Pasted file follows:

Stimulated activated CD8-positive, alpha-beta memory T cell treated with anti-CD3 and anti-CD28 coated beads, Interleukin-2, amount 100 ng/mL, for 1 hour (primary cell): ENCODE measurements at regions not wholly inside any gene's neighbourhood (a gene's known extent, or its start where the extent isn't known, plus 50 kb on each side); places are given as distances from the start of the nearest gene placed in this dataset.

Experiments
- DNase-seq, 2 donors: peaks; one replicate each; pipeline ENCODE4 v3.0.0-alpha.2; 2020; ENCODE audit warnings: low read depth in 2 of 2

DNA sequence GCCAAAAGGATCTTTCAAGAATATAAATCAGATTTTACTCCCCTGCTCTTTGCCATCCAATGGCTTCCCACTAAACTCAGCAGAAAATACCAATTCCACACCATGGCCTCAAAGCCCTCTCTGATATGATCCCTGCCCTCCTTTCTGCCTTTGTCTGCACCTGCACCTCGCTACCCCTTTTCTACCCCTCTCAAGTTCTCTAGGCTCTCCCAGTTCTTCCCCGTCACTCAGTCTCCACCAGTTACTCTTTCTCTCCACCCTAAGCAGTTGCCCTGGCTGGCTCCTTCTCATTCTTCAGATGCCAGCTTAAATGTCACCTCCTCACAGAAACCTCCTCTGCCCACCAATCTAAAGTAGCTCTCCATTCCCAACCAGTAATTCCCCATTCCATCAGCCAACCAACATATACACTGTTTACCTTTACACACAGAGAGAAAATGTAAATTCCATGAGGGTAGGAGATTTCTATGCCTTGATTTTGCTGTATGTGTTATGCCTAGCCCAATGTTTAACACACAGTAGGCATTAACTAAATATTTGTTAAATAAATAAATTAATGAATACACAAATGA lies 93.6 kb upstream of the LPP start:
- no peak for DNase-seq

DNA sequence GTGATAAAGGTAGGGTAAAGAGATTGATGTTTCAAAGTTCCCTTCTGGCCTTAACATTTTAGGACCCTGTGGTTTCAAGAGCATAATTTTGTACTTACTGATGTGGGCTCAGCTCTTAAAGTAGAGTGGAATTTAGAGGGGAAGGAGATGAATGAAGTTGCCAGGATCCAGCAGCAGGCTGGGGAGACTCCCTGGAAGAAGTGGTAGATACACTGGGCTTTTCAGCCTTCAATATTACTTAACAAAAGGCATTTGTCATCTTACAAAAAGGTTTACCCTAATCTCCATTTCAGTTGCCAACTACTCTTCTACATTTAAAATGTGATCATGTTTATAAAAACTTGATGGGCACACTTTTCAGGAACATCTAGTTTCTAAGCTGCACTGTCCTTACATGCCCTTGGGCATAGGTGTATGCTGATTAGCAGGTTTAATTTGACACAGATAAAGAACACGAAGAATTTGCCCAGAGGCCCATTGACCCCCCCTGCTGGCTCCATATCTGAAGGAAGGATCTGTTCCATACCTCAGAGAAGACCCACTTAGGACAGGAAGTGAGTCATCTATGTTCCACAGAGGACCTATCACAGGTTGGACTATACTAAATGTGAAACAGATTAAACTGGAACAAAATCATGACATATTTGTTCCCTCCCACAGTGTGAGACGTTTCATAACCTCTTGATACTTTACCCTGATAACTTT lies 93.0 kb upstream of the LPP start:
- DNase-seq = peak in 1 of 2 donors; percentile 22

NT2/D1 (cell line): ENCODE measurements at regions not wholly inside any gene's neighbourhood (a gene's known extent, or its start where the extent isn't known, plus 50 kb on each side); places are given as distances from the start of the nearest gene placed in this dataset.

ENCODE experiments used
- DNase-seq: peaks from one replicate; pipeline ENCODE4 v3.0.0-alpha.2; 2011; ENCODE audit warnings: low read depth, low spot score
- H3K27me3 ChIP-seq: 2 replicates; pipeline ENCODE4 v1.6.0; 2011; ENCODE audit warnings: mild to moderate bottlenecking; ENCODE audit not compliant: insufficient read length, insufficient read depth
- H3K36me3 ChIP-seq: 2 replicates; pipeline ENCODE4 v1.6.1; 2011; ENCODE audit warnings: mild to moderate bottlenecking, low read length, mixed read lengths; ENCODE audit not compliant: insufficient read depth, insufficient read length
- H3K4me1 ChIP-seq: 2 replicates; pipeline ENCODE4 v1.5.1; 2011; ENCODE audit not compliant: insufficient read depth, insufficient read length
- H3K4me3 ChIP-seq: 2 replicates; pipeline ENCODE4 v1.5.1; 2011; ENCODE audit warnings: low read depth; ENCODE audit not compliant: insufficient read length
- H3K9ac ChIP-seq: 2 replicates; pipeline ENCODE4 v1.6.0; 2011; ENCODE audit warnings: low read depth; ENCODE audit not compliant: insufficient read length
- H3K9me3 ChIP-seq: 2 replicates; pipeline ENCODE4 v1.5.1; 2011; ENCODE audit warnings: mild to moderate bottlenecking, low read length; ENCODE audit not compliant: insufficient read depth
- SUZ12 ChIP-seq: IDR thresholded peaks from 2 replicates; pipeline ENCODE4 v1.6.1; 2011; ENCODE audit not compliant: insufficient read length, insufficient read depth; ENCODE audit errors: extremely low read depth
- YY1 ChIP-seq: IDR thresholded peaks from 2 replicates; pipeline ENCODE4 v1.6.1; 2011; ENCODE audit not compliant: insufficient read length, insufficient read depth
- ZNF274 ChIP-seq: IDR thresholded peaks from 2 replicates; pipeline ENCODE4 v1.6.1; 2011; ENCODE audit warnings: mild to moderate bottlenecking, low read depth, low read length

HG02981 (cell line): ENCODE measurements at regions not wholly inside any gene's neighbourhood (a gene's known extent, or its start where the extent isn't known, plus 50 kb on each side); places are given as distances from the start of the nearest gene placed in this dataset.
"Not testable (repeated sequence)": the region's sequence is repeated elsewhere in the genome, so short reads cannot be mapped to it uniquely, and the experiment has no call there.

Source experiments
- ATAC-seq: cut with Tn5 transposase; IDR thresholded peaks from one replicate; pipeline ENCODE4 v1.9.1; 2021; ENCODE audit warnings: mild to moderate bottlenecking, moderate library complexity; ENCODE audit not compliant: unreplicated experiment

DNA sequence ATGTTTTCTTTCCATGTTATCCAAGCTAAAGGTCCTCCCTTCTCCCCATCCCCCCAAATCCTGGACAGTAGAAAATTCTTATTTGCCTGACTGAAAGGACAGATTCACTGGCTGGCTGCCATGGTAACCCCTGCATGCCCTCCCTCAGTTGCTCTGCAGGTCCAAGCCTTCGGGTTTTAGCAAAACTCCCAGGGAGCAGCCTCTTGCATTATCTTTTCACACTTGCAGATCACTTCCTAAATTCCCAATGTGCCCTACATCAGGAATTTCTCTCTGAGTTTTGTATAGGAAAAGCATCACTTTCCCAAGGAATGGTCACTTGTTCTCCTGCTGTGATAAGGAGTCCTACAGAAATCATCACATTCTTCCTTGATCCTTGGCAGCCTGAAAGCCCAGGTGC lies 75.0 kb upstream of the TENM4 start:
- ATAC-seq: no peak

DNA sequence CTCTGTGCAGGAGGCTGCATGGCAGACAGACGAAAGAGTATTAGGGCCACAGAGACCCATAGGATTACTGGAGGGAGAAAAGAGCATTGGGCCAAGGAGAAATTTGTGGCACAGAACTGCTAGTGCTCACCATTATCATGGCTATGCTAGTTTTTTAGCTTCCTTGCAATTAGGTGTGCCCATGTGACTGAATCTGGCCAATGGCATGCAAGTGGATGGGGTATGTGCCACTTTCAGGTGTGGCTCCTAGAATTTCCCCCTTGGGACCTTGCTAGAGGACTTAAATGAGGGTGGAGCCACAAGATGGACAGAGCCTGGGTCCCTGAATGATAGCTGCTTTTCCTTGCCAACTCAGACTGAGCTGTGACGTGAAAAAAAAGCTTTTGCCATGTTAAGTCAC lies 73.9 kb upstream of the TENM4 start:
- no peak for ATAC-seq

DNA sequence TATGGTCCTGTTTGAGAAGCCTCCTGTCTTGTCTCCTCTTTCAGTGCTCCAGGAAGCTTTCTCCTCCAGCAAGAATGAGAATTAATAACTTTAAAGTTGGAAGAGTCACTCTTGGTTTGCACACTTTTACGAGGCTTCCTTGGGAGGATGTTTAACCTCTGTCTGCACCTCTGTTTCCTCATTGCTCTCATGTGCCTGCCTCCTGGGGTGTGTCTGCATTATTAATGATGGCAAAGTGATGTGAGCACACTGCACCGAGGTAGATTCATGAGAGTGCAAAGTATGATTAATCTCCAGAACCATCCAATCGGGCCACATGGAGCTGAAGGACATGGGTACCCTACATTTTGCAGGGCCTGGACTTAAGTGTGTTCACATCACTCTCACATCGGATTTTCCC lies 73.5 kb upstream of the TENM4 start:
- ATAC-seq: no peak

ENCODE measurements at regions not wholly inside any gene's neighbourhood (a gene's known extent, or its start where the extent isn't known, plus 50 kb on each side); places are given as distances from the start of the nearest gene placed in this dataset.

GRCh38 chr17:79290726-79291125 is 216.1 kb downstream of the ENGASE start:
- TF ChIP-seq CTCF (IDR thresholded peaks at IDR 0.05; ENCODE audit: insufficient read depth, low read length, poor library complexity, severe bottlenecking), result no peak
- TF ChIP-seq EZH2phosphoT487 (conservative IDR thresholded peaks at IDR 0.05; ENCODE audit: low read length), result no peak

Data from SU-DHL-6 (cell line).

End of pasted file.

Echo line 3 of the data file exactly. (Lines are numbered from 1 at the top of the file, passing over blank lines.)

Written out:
- DNase-seq, 2 donors: peaks; one replicate each; pipeline ENCODE4 v3.0.0-alpha.2; 2020; ENCODE audit warnings: low read depth in 2 of 2